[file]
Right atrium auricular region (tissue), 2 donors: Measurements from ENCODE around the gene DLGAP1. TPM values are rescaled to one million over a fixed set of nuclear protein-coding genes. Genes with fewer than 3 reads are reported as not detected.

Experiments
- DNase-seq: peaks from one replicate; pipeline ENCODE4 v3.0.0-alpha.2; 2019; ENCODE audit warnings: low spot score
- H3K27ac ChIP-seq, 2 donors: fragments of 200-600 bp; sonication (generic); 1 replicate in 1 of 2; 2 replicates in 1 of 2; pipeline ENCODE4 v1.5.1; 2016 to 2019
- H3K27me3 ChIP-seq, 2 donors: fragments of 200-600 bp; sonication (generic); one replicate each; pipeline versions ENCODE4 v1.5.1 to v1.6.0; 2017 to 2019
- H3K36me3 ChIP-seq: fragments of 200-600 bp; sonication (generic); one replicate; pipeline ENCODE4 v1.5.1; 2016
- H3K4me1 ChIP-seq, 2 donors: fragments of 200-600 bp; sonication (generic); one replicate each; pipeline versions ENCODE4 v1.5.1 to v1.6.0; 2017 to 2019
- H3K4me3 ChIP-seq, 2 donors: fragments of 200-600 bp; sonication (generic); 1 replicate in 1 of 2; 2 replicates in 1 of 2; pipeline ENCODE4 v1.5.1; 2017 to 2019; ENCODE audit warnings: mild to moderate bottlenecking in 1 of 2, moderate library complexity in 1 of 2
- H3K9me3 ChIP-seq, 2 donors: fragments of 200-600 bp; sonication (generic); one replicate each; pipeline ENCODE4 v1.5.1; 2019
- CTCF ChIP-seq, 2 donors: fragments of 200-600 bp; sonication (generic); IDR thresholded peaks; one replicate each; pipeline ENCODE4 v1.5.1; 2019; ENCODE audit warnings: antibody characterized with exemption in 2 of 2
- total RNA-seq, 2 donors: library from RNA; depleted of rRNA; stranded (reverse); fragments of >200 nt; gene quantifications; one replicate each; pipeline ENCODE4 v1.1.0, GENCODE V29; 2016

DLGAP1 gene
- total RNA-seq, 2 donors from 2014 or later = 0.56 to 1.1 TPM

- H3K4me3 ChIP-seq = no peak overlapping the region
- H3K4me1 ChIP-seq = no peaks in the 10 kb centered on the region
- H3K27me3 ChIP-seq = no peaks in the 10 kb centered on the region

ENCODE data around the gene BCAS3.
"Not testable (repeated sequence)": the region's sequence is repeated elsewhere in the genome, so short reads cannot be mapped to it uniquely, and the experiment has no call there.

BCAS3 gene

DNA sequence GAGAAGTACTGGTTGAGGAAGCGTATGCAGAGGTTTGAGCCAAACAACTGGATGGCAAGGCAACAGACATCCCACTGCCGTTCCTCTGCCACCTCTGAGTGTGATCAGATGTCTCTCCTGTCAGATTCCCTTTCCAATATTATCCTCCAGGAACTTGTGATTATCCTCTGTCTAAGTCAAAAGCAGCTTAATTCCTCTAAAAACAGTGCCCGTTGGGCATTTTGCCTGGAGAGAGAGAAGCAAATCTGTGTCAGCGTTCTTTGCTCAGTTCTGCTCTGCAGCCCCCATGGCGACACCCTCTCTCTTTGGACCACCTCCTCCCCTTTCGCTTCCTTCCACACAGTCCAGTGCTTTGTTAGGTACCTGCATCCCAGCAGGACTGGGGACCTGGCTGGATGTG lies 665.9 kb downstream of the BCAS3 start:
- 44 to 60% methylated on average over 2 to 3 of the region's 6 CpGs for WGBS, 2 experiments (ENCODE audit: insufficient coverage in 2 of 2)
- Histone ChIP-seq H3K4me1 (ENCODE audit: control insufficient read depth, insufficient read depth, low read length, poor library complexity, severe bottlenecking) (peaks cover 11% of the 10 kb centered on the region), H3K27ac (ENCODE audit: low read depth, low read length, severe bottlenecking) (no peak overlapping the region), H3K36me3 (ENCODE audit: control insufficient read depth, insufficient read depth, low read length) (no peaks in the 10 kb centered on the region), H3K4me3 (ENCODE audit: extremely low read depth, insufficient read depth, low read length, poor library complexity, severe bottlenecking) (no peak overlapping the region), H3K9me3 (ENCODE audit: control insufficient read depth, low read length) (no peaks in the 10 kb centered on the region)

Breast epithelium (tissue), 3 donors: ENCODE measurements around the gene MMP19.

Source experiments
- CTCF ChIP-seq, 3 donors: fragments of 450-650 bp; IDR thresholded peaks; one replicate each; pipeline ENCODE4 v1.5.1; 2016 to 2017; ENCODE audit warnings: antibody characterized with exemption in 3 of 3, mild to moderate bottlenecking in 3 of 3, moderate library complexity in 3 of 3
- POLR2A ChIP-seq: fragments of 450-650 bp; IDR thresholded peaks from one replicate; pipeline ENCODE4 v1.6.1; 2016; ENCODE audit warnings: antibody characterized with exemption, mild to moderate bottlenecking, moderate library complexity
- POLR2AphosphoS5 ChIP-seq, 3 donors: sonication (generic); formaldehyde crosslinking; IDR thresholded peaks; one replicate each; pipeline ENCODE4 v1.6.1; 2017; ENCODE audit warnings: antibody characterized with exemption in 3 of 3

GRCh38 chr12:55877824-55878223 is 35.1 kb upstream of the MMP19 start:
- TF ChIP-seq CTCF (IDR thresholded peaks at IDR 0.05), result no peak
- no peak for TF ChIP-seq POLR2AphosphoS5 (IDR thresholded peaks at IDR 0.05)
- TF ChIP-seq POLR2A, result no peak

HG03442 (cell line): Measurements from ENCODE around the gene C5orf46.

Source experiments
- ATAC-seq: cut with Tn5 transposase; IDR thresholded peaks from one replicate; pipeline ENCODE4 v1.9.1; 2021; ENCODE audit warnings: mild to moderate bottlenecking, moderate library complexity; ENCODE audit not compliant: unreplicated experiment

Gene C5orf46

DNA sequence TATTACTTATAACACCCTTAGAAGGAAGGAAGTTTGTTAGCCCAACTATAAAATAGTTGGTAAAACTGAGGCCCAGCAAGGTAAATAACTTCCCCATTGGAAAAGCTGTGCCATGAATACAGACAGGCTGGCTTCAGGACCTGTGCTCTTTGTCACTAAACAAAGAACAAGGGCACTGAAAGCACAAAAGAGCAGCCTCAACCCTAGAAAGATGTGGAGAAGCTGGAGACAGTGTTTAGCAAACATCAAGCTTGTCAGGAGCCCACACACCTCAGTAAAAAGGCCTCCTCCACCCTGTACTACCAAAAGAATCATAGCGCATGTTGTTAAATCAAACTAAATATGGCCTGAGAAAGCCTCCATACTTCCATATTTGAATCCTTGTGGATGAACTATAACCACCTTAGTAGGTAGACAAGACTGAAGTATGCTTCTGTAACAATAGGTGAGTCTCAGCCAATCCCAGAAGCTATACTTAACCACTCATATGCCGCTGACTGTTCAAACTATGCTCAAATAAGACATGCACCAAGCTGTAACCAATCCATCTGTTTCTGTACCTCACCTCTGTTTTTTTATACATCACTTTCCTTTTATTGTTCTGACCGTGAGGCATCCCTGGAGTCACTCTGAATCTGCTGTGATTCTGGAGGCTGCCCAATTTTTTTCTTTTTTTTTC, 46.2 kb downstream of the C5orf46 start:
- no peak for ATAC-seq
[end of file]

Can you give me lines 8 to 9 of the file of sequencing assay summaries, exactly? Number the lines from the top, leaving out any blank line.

- H3K4me3 ChIP-seq, 2 donors: fragments of 200-600 bp; sonication (generic); 1 replicate in 1 of 2; 2 replicates in 1 of 2; pipeline ENCODE4 v1.5.1; 2017 to 2019; ENCODE audit warnings: mild to moderate bottlenecking in 1 of 2, moderate library complexity in 1 of 2
- H3K9me3 ChIP-seq, 2 donors: fragments of 200-600 bp; sonication (generic); one replicate each; pipeline ENCODE4 v1.5.1; 2019